The report, presented on Monday to Parliament, also contains text from Uganda’s Universal Periodic Review (a mechanism of the United Nations Human Rights Council) in which several UN member countries urged Uganda to promote the rights of homosexuals.
Unlike last year’s report in which the commission made deliberate calls to end discrimination against homosexuals, this year the report focuses more on the rights to health for all Ugandans, without discrimination.
Last year, the UHRC said it was “Gravely concerned that homosexual behaviour was criminalized in Uganda.”
The state-funded Commission has previously urged the government to observe the human rights of homosexuals in Uganda.
The commission’s position on the subject has in the past earned it rebukes from anti-gay cabinet ministers and legislators, including former Ethics and Integrity Minister, James Nsaba Buturo.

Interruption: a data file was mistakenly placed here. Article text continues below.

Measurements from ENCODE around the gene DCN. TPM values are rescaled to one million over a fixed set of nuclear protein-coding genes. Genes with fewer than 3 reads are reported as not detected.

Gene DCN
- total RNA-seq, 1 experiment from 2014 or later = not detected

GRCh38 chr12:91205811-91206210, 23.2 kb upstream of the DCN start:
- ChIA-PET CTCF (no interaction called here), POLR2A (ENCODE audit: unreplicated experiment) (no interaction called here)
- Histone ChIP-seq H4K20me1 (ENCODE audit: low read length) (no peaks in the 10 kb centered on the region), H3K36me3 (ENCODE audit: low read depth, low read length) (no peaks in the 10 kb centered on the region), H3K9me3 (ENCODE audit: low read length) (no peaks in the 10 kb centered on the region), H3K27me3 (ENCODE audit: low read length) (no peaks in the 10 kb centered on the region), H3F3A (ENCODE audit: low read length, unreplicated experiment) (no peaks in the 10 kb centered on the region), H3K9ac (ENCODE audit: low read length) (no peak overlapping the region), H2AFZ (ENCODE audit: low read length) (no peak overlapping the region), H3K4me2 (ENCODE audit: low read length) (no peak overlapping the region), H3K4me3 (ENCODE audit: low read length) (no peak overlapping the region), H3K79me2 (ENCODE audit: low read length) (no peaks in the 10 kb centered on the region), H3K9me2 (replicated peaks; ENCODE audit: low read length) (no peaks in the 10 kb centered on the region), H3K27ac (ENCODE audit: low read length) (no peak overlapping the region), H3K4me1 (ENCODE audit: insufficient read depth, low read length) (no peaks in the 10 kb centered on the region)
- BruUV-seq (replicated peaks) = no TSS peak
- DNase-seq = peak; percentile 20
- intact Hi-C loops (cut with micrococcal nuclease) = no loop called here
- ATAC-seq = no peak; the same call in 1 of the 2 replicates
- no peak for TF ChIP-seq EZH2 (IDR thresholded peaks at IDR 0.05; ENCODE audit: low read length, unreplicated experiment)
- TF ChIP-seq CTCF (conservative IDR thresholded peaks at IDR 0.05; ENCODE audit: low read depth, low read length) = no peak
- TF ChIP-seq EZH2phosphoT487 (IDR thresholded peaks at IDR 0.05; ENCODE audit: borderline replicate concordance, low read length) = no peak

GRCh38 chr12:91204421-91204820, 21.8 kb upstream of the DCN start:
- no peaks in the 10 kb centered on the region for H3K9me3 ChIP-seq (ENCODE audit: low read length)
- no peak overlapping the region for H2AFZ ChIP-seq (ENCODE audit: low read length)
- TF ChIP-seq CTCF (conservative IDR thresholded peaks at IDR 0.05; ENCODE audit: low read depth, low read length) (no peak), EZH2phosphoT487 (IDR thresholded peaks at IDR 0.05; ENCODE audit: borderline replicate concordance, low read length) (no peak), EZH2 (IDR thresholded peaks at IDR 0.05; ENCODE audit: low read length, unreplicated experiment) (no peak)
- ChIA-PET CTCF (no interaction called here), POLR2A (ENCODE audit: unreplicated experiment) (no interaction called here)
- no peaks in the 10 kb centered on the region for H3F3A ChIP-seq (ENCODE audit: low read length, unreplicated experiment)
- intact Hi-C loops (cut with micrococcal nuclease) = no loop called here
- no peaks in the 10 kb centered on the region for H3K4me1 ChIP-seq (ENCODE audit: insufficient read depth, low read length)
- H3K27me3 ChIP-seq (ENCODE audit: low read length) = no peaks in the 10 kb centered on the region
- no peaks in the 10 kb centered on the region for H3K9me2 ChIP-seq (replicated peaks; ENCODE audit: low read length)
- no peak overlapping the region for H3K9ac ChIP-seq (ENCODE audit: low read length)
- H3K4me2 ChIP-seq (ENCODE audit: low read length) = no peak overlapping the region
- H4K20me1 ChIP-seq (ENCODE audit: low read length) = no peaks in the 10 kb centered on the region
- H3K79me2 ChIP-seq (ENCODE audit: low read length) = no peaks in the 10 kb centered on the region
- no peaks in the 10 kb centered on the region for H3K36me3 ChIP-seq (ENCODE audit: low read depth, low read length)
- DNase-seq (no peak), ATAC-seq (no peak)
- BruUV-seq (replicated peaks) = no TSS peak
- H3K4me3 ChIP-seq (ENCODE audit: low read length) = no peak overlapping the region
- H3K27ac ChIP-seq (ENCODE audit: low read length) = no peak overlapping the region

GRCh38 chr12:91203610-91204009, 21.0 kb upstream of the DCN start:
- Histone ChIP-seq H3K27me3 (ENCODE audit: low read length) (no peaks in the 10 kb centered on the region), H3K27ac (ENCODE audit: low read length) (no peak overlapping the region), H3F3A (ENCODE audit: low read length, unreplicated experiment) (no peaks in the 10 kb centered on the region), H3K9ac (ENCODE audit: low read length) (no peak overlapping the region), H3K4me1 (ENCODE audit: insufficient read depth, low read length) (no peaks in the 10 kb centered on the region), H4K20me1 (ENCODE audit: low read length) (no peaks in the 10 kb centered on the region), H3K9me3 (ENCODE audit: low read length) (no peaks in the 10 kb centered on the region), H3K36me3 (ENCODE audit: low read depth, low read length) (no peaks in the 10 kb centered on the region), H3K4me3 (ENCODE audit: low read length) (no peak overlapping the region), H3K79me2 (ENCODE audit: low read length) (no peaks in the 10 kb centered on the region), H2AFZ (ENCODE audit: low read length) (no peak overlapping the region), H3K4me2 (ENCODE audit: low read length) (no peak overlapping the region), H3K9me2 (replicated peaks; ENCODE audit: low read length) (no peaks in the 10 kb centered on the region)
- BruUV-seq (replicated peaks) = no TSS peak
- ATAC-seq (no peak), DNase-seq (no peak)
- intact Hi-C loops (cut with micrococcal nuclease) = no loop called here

However, the Commission’s consistent highlighting of the violent hate crimes meted out to Ugandans for their real or alleged sexual orientation hopes to bring about a change of heart in state policy making circles.
As was the case in two previous reports, torture and inhumane treatment especially from state agents formed the bulk of the complaints in this year’s report, with the Uganda Police being the chief culprit.
The Army and the Rapid Response Unit which handles violent crimes, including terrorism were the other highly placed respondents on the torture complaints list.
The Commission Chairperson, Medi Kaggwa called on government to ratify the protocols against torture in Uganda.